Mirror to the Future

by Marc Ferro

Le Monde Diplomatique, Paris, September 1999 (World Press Review)


As the millennium ends, there is a pervasive feeling that we have entered a new era in history, the age of globalization. Yet could this be a mere optical illusion? Even if it has speeded up in recent times, the movement toward making all the world one began a long, long while ago. Has the dramatic episode of the two world wars in fact been anything more than a passing phase in the course of history, bringing only a slight shift in a centuries-long process?

Globalization has been blamed for the emergence of new masters of the world, anonymous and unchecked, who arbitrarily lower or raise prices, who speculate on capital, who trigger economic crises, and make or unmake fashions and opinions. But this analysis can just as well be applied, item for item, to the prewar years-a time when just as many occupations and inventions came and went within the lifetime of a generation.

Colonization was an earlier attempt to make all of the world alike, whether under the banner of gold, Christ, or civilization. It makes no difference that yesterday the master was a banker or some famous man, and today he is someone on Wall Street or in Brussels-for the victims, the effects are much the same. What is new is that globalization is reaching into the farthest corners of the planet, disregarding both the independence of nations and the diversity of political regimes.

The dramas affecting whole populations in Central Africa, Bangladesh, and other regions show us that improving the standard of living for the most wretched, possible though it may be, remains a pipe dream. The economic gap between different societies widens, while within each of them, the disparity in standard of living between richest and poorest becomes more marked.

All these changes have had effects that no one imagined just after the two world wars. In Russia, for example, the end of the Soviet regime, welcomed as a rebirth of liberty, has brought a series of disasters. "Transition" has meant mass unemployment and galloping inflation that has wiped out the savings of millions, driving them into penury.

The upsets in Western society have been less dramatic. Yet there as well the effects of the crisis and the gathering pace of globalization have also brought a decline. Jobless, the victims of economic restructuring have lost their security, whereas back in the 1930s, no one dreamed that the social escalator might one day grind to a halt. Here, as elsewhere, the disastrous changes have affected people's health. Stress, which once affected only those exposed to danger or managers carrying a load of responsibility, now afflicts vast swaths of society.

At the beginning of the century, it was thought that political progress would inevitably follow in the wake of scientific and social advances. Indeed, this belief was bolstered after the two world wars with the advent of the consumer society, the first eradication of an epidemic disease-smallpox-followed by others, the invention of the birth-control pill, the adventures of Sputnik, and the first man on the moon.

Now, everywhere, there are portents of catastrophe to come. In Africa, insistence on economic development at all costs is leading to the appearance or reemergence of epidemics. In Ukraine, bearing out the dire warnings of ecologists, Chernobyl has shown how real the nuclear danger was. And finally, AIDS has had dire effects on populations and healthcare resources. The contaminated-blood scandals have proved that a close watch needs to be kept on the effects of science-a conviction strengthened by the "mad cow" episode and the first cloning. It may be that science is coming up against frontiers that cannot be crossed.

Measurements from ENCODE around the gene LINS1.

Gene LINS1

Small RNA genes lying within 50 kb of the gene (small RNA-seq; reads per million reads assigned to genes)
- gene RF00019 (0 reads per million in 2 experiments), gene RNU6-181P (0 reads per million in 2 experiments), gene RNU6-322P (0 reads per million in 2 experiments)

We are finding the same limitations and the same doubt in the field of politics-except in the United States where, whatever the circumstances, the Americans are sure their country provides a model for all others to follow. But in Europe, we see a contradiction. Unceasing demands are made upon the state while at the same time its agents are condemned. We see a challenge to the existing political machinery, evident in a slow but irreversible increase in abstention from voting. This phenomenon (which is also seen in the United States) is linked to the emergence of a political class whose regionalization has widened its scope, but which perpetuates and strengthens its hand in the form of hereditary political dynasties. The rift between the public and the politicians means that while these regimes are representative, they are not democratic.

We see the gap between voters and politicians in the way the elected talk to their electors: "We respect your rights, as defined by us-but leave us alone to get on with the governing." The basic fact is that elections are held, which is more than the Communists and other regimes that reject representative democracy have done. Nonetheless, this rift is still felt as alienation.

So at a time when radio, press, and television are informing the public and making knowledge available to all, the leaders of parties are seen as no more competent than the general public. Moreover, militants are turned into mere supporters, American-style-unless they want to go into politics as a full-time career, much as the middle classes once aspired to join the nobility. Ordinary people have thus lost their ideological landmarks, and they feel powerless.

The economic and managerial order is gradually taking on the mantle of law, imposing its own criteria and decisions. What is there left of political democracy's ability to give voice to what it wants?

New World Order